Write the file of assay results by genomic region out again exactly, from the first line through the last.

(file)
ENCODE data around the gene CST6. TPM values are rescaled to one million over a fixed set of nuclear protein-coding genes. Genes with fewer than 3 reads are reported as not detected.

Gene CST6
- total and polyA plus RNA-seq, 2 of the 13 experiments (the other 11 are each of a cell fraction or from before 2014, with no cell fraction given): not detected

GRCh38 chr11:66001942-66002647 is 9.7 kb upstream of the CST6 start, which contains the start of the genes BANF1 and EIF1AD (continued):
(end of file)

ENCODE data around the gene CST6. TPM values are rescaled to one million over a fixed set of nuclear protein-coding genes. Genes with fewer than 3 reads are reported as not detected.

Gene CST6
- total and polyA plus RNA-seq, 2 of the 13 experiments (the other 11 are each of a cell fraction or from before 2014, with no cell fraction given): not detected

GRCh38 chr11:66001942-66002647 is 9.7 kb upstream of the CST6 start, which contains the start of the genes BANF1 and EIF1AD (continued):